March 18, 2009 by Julia Wasson
Filed under Blog, Bottle Bill, California, Connecticut, Delaware, Environment, Florida, Front Page, Garbage, Government, Green Living, Hawaii, Iowa, Landfill, Laws, Litter, Maine, Maryland, Massachusetts, Michigan, Natural Resources, New Jersey, New Mexico, New York, Oregon, Recycling, Slideshow, Tennessee, West Virginia
When bottled water first appeared on product shelves, I initially thought it was a waste of money. I held off for a long time. Eventually, like many of you, I saw the relatively small investment as a fair exchange for the convenience of portability. It was an attractive lure. I bit. And I bought. And bought. And bought.
Now that I’m deeply steeped in environmental issues, I have come to understand the disaster of bottled water. Aside from questions about the quality of the water and the safety of the plastic bottles themselves — significant issues, for sure — there’s the problem of waste. Millions of plastic water bottles get tossed in our waterways, lie smashed on our roads, litter our green spaces, or end up in our landfills. In the best-case scenario, they get recycled into other products.Read Full Article
March 16, 2009 by Joe Hennager
Filed under Agriculture, Blog, CAFOs, Environment, Events, Food Safety, Front Page, Heavy Metals, Iowa, Natural Resources, Pesticides, River, Slideshow, Soil, USDA, Water
For 25 years, I’ve lived two blocks from the Iowa River. I used to water ski on, swim in, and fish from it. I don’t anymore. Twenty years ago, I felt safe including my children in these activities. We felt safe swimming in the river and eating bass, bullhead, catfish, and walleye from its waters. I had hoped I would be able to share the same experiences with my grandchildren someday.
Nowadays, you shouldn’t just drop in a line and catch your dinner. You should check with the Iowa Department of Natural Resources (DNR) before you eat the fish. The agency does federally mandated testing for pesticides at least once a year. They do periodic testing for mercury and PCBs, too. Their latest warnings are posted on their Fish Consumption Advisories page. You’ll find warnings like this one:
“The Cedar River from the Highway 218 bridge at Floyd (Floyd Co.) to the Iowa/Minnesota state line (39 mile stretch): Eat only 1 meal/week of smallmouth bass, walleye, and northern pike due to elevated levels of mercury.”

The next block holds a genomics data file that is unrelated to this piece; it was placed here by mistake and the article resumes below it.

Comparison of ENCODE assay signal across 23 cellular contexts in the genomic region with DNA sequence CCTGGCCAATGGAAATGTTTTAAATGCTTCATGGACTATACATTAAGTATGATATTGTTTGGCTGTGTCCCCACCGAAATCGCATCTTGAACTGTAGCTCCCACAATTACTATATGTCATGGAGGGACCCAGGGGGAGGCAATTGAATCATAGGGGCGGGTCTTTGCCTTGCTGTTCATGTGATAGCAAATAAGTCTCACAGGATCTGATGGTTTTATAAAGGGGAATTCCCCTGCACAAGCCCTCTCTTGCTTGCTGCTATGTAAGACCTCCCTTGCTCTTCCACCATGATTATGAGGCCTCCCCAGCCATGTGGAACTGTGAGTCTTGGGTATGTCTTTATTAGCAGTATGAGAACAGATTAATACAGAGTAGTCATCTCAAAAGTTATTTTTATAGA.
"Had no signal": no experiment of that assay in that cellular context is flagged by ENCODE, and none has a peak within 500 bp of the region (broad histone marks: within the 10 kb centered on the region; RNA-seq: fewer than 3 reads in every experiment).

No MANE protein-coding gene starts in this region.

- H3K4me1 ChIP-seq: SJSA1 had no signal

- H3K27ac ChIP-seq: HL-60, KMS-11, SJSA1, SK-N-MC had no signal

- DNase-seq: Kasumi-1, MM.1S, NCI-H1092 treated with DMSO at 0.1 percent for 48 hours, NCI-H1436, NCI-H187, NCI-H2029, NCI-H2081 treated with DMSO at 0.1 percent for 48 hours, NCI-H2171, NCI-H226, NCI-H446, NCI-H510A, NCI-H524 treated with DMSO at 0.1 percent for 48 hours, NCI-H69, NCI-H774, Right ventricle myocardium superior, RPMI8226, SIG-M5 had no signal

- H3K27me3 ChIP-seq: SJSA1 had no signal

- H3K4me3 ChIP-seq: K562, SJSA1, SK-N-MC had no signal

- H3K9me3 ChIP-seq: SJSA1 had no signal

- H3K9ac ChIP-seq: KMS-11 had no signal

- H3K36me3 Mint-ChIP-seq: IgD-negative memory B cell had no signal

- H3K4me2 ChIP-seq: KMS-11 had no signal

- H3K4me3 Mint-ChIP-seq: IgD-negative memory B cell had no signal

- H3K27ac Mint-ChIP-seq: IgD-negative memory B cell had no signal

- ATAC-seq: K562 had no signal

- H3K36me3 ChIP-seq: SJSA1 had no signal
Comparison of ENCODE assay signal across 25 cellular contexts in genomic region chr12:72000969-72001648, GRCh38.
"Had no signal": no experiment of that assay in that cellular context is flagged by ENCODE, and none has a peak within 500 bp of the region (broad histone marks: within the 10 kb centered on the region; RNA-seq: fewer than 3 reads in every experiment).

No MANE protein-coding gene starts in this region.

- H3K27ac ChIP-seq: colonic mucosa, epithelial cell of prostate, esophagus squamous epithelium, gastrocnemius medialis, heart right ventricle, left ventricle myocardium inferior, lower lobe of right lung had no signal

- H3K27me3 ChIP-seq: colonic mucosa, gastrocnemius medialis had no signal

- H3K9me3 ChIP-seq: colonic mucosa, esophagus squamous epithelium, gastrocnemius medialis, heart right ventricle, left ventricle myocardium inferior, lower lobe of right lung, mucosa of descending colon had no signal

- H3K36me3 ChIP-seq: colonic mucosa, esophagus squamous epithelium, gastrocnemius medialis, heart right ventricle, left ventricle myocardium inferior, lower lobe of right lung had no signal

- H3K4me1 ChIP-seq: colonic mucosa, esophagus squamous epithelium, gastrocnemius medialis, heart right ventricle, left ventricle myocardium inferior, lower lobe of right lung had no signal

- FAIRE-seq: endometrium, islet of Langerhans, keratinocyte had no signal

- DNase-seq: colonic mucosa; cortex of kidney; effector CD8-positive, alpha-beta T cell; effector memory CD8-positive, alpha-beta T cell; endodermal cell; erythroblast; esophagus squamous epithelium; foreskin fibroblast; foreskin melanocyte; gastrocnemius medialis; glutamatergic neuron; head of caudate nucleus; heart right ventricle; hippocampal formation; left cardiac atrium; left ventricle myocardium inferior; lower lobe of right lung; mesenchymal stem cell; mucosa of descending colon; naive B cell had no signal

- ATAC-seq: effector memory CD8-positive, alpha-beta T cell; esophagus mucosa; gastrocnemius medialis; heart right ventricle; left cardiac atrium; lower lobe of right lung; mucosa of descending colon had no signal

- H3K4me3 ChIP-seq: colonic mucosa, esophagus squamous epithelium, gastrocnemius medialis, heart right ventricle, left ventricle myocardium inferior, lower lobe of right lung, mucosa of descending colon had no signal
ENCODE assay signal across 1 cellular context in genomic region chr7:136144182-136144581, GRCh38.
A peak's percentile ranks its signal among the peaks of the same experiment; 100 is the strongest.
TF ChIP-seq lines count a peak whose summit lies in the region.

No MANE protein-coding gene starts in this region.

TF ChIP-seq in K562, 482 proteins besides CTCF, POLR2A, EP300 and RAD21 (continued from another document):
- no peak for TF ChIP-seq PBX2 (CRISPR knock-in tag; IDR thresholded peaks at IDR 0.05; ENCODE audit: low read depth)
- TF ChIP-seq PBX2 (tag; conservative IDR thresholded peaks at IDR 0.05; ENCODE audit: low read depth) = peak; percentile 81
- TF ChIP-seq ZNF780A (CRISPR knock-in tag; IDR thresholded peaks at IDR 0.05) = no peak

Sound healthy to you?Read Full Article
March 6, 2009 by Blake Cothron
Filed under Blog, Composting, Ecology, Ecosystem, Food & Drink, Front Page, Green Living, Landfill, Natural Resources, Recycling, Slideshow, Sustainability, Sustainable Living, Tips, U.S.
If you’re just beginning your green journey, it may seem like there’s so much to catch up on: organic food, holistic medicine, natural fibers, hybrid vehicles, and so much more. In general, green living is about making changes to reduce the amounts of natural resources we humans use (and, more importantly, waste), and to becoming a caretaker of our remaining natural resources. It’s about working toward sustainabilty for our society and our planet.Read Full Article
February 11, 2009 by Joe Hennager
Filed under Alberta, Blog, Books, British Columbia, Canada, Carbon, Climate Change, Economy, Environment, Front Page, Greenhouse Gases, Natural Resources, Oil, Rainforest, Slideshow, Sustainability, Writers
Yesterday we introduced you to author James Glave, a very down-to-earth, environmentalist who is working to reduce his family’s carbon footprint. He is also active in his community, helping to not only spread the environmental message, but also to make the island he lives on more sustainable. In today’s post, Glave talks about pressing environmental issues that confront both his own community and Canada at large.Read Full Article
As consumers become increasingly concerned about the environment, the marketplace responds with new technology to fit the demands of a greener lifestyle: CFLs now provide a more energy-efficient alternative than the fluorescent light bulbs of a few years ago. Hybrid cars use less gas and emit fewer fumes than their gas-only counterparts. Solar installations and wind turbines create off-the-grid energy to power homes and businesses. Even clothing is becoming more eco-friendly.
Eco-fashion, also known as green fashion, features clothes made with respect for the environment. Environmentally friendly fabrics are woven from organic fibers that were grown without pesticides or artificial herbicides. In addition, organic fabrics, such as organic cotton, hemp, bamboo, and soy silk are not treated with harmful chemical dyes or bleaches.Read Full Article
February 5, 2009 by Julia Wasson
Filed under Blog, Books, Books on Kindle, Climate Change, Deforestation, Easter Island, Environment, Forest, Front Page, Habitat, Haiti, Iowa, Natural Resources, Sustainability
Pulitzer Prize-winning author Jared Diamond addressed a crowd of about a thousand at Coe College in Cedar Rapids, Iowa, on February 3. Dr. Diamond, a professor of history at UCLA, held us in rapt attention while he talked about the subject of his 2005 book, Collapse: How Societies Choose to Fail or Succeed. “That doesn’t seem like the most cheerful subject to write about,” he wryly pointed out, causing a fair amount of laughter among the crowd.
“The real question,” Diamond said, “is, why do some societies collapse, having failed to solve problems that other societies succeeded in solving?”Read Full Article
In Jagdish Poudel’s first entry in the “Notes from Nepal” series, he told us that he would soon be going to the Himalayas to teach uneducated rural residents about climate change. Last week, Poudel, along with fellow environmental science M.Sc. students Aseem Kanchan, Raju Pokharel, and Mausam Khanal, journeyed to Khudi, high in the Annapurna Mountain Range. What follows is Jagdish’s second entry, in which he tells us about giving a presentation to Khudi villagers, who live in a place where the once-abundant snow has turned to rain, and the mountainsides are losing their coat of white.Read Full Article